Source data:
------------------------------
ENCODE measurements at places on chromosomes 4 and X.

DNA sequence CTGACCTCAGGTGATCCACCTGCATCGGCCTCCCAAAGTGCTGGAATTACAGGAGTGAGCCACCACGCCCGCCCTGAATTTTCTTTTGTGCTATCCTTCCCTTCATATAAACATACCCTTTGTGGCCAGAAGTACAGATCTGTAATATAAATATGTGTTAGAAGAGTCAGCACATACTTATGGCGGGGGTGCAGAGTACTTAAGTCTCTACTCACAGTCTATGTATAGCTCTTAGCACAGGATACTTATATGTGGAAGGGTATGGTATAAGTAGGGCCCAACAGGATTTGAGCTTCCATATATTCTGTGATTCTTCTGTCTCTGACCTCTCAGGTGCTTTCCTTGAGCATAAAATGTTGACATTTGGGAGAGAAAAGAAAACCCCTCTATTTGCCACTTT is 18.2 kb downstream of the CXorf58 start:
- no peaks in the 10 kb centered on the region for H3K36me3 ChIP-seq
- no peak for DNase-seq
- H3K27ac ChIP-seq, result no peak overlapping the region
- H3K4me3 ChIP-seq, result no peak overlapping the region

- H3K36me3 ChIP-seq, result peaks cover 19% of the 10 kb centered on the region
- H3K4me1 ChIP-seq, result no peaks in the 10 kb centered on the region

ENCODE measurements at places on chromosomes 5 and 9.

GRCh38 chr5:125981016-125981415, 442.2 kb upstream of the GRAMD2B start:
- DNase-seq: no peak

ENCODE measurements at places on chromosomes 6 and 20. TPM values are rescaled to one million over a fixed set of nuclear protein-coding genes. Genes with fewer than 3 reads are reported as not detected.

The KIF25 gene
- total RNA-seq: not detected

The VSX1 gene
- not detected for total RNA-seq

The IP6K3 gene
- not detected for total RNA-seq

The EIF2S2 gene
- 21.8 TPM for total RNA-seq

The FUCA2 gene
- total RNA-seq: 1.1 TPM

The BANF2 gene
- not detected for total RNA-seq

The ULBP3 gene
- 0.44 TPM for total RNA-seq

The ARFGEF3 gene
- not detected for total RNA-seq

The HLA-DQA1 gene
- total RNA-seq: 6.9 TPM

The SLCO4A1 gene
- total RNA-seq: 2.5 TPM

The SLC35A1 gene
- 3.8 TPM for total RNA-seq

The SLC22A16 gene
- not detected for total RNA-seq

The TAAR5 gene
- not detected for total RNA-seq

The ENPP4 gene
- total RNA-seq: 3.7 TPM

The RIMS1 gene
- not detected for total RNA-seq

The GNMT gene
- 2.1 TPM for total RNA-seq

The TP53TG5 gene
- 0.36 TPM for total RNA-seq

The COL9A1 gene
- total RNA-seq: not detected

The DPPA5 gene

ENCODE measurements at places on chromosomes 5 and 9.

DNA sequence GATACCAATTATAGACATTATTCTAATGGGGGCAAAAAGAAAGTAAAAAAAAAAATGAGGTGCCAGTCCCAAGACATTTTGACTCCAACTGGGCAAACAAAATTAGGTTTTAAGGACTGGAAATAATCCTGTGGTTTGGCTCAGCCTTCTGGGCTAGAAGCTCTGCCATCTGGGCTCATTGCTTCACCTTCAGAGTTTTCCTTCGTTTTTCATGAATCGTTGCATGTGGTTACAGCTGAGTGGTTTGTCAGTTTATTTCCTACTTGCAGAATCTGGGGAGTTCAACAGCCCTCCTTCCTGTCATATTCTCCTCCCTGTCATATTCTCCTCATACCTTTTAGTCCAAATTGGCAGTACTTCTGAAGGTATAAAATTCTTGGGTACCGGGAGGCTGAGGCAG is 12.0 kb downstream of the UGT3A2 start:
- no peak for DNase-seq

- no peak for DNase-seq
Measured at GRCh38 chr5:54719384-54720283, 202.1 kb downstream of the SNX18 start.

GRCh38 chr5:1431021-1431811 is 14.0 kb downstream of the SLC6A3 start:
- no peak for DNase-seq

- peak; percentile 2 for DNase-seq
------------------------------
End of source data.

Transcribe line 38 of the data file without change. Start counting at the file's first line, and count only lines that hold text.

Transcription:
- not detected for total RNA-seq